Super Powers Plastic Man mini-comic, image courtesy of superpowerswiki.com

The quality of these comics isn’t up to the level of the US versions, with a lot of swipes from the DC style guide in the Shazam tale, and whole pages of Cyborg’s story lifted from early issues of The New Teen Titans with art by George Perez and Romeo Tanghal, but hey, they’re better than nothing!

Interestingly, Plastic Man’s story is a modified reprint of a Plas tale from Adventure Comics #476 (Oct. 1980) by Martin Pasko, Joe Staton and Bob Smith, which makes me think despite other speculation on the internet, Kenner didn’t have these comics in process for Estrella to run with. Kenner hadn’t reprinted or repurposed artwork for any of their other mini-comics. It’s wonderful that these exist, I just wish someone would translate them from Portuguese and reprint them! For more on the exclusive Estrella mini-comics, visit superpowerswiki.com.

Super Powers Cyborg mini-comic, image courtesy of superpowerswiki.com

 8. The New Luthor Brainiac Team!

Interior panel from Super Powers Superman mini-comic

Just a year prior to the Super Powers debut on toy shelves, Superman’s two greatest foes, Lex Luthor and Brainiac, were both revamped in separate stories in Action Comics #544 (June 1983), Superman’s 45th anniversary issue. Luthor was given a powerful battle suit designed by George Perez, while Brainiac’s android body was rebuilt into a much more menacing skeletal appearance, conceived by Ed Hannigan. The new designs were not only created to give the characters a visual shot in the arm, and beleaguer Superman with greater threats to deal with, but also to make the villains more “toy-etic” for the in-development Super Powers line!

Interior page from Super Powers The Flash mini-comic

Kenner made good use of the characters, producing impressive figures of them both. Being two of only four villains in the first wave, the Metropolis Menaces appeared in quite a few of the mini-comics, vexing the entire DCU! These iterations of Luthor and Brainiac weren’t around long, with Crisis on Infinite Earths sweeping them away just a few years later, but those designs still resonate and always seem to sneak in somewhere each time the rogues are reinvigorated once again.

7. The Fourth World

Darkseid from Red Tornado

Darkseid and his cadre of cronies arrived HARD in Series 2, taking over the narrative of the line, just as they had in the tie-in animated series, Super Friends: The Legendary Super Powers Show. Some have lamented this move, as it took away from getting potential, traditional foes from further in the Superman and Batman benches, and beyond into the DCU, like Flash’s Rogues, or say, Sinestro. But you can’t deny the ’80s was the time for the lone, hero-defining megavillain. He-Man had Skeletor, Transformers had Megatron, G.I. Joe had Cobra, and now the DC heroes had Darkseid.

Interior page from Super Powers Desaad mini-comic

Interior page from Super Powers Kalibak mini-comic

The threat level automatically seemed raised when these denizens of Apokolips appeared with nothing but conquest in mind. What’s even better is Jack Kirby was able to get creator participation in his “Fourth World” characters, thanks to the redesigns he did for the toy line. It’s a shame the King never illustrated any of the mini-comics, like he did the standard Super Powers mini-series. For my money I still prefer his redesigned Kalibak, Mantis and Parademons over the ’70s originals!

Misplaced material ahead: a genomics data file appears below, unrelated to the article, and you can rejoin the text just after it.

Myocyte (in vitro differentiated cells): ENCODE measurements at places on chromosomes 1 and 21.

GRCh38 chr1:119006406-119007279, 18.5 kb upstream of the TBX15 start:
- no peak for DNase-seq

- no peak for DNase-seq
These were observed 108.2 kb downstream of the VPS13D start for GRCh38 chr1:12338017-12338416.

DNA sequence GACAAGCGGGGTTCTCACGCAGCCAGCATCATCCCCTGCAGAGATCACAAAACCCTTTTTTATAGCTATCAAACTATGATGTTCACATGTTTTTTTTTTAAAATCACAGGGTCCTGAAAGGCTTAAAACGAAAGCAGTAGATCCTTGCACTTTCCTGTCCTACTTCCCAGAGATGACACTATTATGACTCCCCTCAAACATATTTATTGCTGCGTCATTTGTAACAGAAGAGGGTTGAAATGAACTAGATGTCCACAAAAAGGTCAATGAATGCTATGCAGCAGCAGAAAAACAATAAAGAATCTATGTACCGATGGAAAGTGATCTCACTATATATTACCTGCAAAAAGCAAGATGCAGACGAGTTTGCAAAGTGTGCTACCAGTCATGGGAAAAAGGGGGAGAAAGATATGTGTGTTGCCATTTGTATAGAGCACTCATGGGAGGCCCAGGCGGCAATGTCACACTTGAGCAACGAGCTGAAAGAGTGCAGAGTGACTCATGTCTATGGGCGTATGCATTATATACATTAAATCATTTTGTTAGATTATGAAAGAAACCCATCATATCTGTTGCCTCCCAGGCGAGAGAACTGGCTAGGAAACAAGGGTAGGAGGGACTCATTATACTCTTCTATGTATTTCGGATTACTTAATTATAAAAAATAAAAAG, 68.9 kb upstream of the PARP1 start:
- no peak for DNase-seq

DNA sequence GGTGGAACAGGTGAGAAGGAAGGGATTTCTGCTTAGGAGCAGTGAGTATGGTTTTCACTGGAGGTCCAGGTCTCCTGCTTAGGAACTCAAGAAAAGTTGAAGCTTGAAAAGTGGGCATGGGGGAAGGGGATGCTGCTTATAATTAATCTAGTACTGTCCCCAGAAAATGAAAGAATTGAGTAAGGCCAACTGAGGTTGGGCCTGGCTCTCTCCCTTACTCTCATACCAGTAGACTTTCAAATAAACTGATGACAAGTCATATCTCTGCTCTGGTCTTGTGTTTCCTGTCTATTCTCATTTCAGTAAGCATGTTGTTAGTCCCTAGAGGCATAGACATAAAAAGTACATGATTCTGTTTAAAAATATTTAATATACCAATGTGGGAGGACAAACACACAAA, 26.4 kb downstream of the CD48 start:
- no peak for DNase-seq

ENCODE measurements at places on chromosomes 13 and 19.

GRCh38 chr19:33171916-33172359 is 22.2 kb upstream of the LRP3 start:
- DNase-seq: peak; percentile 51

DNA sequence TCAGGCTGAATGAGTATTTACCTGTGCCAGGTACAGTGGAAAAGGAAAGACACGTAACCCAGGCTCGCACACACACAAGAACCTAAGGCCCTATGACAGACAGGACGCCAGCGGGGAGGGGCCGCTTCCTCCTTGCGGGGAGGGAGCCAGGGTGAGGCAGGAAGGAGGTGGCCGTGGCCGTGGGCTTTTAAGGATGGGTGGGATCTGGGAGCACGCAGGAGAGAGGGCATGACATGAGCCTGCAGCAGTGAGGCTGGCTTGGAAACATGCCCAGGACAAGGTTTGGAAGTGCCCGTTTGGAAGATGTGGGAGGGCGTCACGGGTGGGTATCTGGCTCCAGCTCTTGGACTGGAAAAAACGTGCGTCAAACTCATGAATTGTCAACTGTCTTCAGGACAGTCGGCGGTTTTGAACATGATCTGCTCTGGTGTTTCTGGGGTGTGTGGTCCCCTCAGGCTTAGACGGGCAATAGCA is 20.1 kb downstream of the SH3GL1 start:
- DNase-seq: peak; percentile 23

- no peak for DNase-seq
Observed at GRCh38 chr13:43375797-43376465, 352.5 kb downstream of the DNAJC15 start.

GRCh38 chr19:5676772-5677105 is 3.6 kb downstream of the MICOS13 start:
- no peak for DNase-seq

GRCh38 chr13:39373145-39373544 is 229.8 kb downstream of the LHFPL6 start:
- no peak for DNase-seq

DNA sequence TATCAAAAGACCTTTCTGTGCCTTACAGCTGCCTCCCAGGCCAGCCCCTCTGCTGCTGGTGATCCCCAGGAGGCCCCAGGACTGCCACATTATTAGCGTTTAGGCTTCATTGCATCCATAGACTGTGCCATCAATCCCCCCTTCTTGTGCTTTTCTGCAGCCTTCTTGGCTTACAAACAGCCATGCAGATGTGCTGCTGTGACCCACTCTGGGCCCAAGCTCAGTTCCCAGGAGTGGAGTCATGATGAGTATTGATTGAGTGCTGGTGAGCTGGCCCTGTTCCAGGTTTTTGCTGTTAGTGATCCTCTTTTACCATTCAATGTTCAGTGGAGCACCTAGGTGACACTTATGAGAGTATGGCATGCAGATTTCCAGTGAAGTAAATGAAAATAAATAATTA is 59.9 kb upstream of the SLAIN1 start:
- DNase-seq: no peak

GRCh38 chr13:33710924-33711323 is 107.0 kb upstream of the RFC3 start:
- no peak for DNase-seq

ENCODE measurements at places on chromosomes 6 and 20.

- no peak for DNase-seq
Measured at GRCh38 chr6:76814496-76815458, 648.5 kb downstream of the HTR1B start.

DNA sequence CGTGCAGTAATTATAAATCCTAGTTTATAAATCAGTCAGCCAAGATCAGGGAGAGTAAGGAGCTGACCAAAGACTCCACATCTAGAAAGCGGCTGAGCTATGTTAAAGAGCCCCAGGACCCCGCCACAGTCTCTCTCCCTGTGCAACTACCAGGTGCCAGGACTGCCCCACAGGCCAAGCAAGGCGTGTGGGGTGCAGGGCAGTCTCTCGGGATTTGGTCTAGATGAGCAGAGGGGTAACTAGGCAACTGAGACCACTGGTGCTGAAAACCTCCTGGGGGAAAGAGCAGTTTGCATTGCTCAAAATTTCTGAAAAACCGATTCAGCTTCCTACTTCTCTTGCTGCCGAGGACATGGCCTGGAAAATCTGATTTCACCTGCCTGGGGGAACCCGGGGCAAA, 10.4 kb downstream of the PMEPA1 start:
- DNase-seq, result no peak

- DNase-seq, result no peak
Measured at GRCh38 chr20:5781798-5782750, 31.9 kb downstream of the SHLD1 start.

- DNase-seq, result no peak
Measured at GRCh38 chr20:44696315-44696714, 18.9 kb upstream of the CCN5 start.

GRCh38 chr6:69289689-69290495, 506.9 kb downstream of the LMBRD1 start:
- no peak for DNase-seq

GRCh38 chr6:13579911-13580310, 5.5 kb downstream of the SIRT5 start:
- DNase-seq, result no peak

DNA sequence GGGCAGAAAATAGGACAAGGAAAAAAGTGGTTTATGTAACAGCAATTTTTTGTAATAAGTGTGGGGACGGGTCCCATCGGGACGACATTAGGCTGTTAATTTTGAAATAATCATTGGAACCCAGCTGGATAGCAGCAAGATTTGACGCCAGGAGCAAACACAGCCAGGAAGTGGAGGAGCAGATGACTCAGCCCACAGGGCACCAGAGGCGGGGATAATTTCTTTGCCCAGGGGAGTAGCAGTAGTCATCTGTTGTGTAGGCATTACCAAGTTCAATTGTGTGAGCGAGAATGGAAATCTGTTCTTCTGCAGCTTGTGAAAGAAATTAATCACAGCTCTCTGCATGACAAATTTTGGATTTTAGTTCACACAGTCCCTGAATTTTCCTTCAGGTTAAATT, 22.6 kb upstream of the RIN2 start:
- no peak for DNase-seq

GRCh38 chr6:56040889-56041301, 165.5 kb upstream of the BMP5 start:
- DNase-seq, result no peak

6. Fun Plots

Interior page from Super Powers Batman mini-comic

With only 13 pages of story, you wonder how any creators could produce done-in-one narratives for 20-plus comics. Well, you are discounting the skills of Bronze Age comics writers, my friends. It’s unknown who wrote these comics, but it’s safe to say it was a cadre of DC veterans, who had cut their teeth on short horror and war stories for the publisher, in addition to back-up features and secondary characters in the Dollar Comics era of a few years prior. They knew how to set up a villainous threat, introduce a hero, have that hero initially lose the battle, then team-up with a Super Friend to defeat the villain by page 13.

Interior panel from Super Powers Red Tornado mini-comic

From the Joker using gas to change Gothamites into mindless copies of himself, to Darkseid wanting to replicate Red Tornado’s design for an army of androids, the motivations were there as well. Sure, there were some head scratching plans enacted, like Penguin risking a run-in with the Flash over stealing a few real-life Emperor Penguins from the Central City Zoo, but hey, they were always entertaining! No one said this was meant to be Shakespeare!

5. The Comic Art

Interior page from Super Powers Green Lantern mini-comic

There are no credits on the mini-comics, and surprisingly little information on the internet, but it’s obvious DC created these tales in-house, using a bevy of artists in their stable at the time. It appears Adrian Gonzales, who also drew the first four issues of the first standard-sized Super Powers mini-series, and Greg Theakston who inked covers and the second series interiors over Jack Kirby’s pencils, contributed. Former Flash and future Spider-Man artist Alex Saviuk seems to have penciled a few as well. Mike DeCarlo’s distinctive inks stand out on the Dr. Fate comic, and Blue Devil artist Paris Cullins draws a truly chilling Joker in the Green Lantern issue.

Interior page from Super Powers Joker mini-comic

The Clown Prince of Crime gets another fine rendition in his own comic, drawn by the criminally underrated Eduardo Barreto, who also illustrated Aquaman’s comic. Long time DC stalwarts Jose Delbo and the late, great Joe Giella’s hands are also evident on these comics. Having these artists create these comics only strengthened the connection to their “big brothers” on the stands, and helped legitimize these efforts in the eyes of young, but experienced comics fans like myself.